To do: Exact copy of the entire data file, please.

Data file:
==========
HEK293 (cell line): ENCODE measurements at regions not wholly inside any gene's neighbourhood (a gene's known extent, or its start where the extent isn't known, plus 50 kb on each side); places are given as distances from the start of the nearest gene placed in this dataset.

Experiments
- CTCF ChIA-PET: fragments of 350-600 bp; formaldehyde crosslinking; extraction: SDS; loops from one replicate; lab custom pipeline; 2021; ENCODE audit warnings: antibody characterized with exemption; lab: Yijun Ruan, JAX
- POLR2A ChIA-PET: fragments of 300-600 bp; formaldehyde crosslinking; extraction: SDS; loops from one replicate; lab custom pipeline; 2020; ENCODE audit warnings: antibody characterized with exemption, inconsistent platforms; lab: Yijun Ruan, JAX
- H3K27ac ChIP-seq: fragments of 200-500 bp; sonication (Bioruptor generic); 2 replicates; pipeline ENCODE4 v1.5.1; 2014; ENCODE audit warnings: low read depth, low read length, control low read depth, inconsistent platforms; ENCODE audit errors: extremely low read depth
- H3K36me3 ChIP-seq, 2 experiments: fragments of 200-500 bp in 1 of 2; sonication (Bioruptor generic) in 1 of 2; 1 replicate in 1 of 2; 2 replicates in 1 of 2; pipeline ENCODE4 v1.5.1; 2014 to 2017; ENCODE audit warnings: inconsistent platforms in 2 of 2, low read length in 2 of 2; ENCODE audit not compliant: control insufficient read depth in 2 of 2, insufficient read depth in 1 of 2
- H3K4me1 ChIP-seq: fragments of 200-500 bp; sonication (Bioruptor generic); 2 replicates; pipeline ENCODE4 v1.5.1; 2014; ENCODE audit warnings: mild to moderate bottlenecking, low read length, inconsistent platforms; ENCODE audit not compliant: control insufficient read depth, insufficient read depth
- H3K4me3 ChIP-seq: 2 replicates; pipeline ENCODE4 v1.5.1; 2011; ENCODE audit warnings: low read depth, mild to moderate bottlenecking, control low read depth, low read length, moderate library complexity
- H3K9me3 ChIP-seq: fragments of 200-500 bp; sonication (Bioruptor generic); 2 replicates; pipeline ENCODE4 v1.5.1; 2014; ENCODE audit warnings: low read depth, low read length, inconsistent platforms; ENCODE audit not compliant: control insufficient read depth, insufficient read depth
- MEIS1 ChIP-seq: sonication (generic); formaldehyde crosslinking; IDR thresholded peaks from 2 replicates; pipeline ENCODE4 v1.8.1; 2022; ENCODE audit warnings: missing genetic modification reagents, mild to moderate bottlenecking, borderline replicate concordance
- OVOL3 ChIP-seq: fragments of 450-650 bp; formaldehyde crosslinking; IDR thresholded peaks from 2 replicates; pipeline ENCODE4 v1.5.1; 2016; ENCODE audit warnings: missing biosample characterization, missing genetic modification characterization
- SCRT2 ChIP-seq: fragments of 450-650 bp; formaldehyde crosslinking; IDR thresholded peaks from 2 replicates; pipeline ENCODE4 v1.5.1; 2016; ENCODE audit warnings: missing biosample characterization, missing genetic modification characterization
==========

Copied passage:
HEK293 (cell line): ENCODE measurements at regions not wholly inside any gene's neighbourhood (a gene's known extent, or its start where the extent isn't known, plus 50 kb on each side); places are given as distances from the start of the nearest gene placed in this dataset.

Experiments
- CTCF ChIA-PET: fragments of 350-600 bp; formaldehyde crosslinking; extraction: SDS; loops from one replicate; lab custom pipeline; 2021; ENCODE audit warnings: antibody characterized with exemption; lab: Yijun Ruan, JAX
- POLR2A ChIA-PET: fragments of 300-600 bp; formaldehyde crosslinking; extraction: SDS; loops from one replicate; lab custom pipeline; 2020; ENCODE audit warnings: antibody characterized with exemption, inconsistent platforms; lab: Yijun Ruan, JAX
- H3K27ac ChIP-seq: fragments of 200-500 bp; sonication (Bioruptor generic); 2 replicates; pipeline ENCODE4 v1.5.1; 2014; ENCODE audit warnings: low read depth, low read length, control low read depth, inconsistent platforms; ENCODE audit errors: extremely low read depth
- H3K36me3 ChIP-seq, 2 experiments: fragments of 200-500 bp in 1 of 2; sonication (Bioruptor generic) in 1 of 2; 1 replicate in 1 of 2; 2 replicates in 1 of 2; pipeline ENCODE4 v1.5.1; 2014 to 2017; ENCODE audit warnings: inconsistent platforms in 2 of 2, low read length in 2 of 2; ENCODE audit not compliant: control insufficient read depth in 2 of 2, insufficient read depth in 1 of 2
- H3K4me1 ChIP-seq: fragments of 200-500 bp; sonication (Bioruptor generic); 2 replicates; pipeline ENCODE4 v1.5.1; 2014; ENCODE audit warnings: mild to moderate bottlenecking, low read length, inconsistent platforms; ENCODE audit not compliant: control insufficient read depth, insufficient read depth
- H3K4me3 ChIP-seq: 2 replicates; pipeline ENCODE4 v1.5.1; 2011; ENCODE audit warnings: low read depth, mild to moderate bottlenecking, control low read depth, low read length, moderate library complexity
- H3K9me3 ChIP-seq: fragments of 200-500 bp; sonication (Bioruptor generic); 2 replicates; pipeline ENCODE4 v1.5.1; 2014; ENCODE audit warnings: low read depth, low read length, inconsistent platforms; ENCODE audit not compliant: control insufficient read depth, insufficient read depth
- MEIS1 ChIP-seq: sonication (generic); formaldehyde crosslinking; IDR thresholded peaks from 2 replicates; pipeline ENCODE4 v1.8.1; 2022; ENCODE audit warnings: missing genetic modification reagents, mild to moderate bottlenecking, borderline replicate concordance
- OVOL3 ChIP-seq: fragments of 450-650 bp; formaldehyde crosslinking; IDR thresholded peaks from 2 replicates; pipeline ENCODE4 v1.5.1; 2016; ENCODE audit warnings: missing biosample characterization, missing genetic modification characterization
- SCRT2 ChIP-seq: fragments of 450-650 bp; formaldehyde crosslinking; IDR thresholded peaks from 2 replicates; pipeline ENCODE4 v1.5.1; 2016; ENCODE audit warnings: missing biosample characterization, missing genetic modification characterization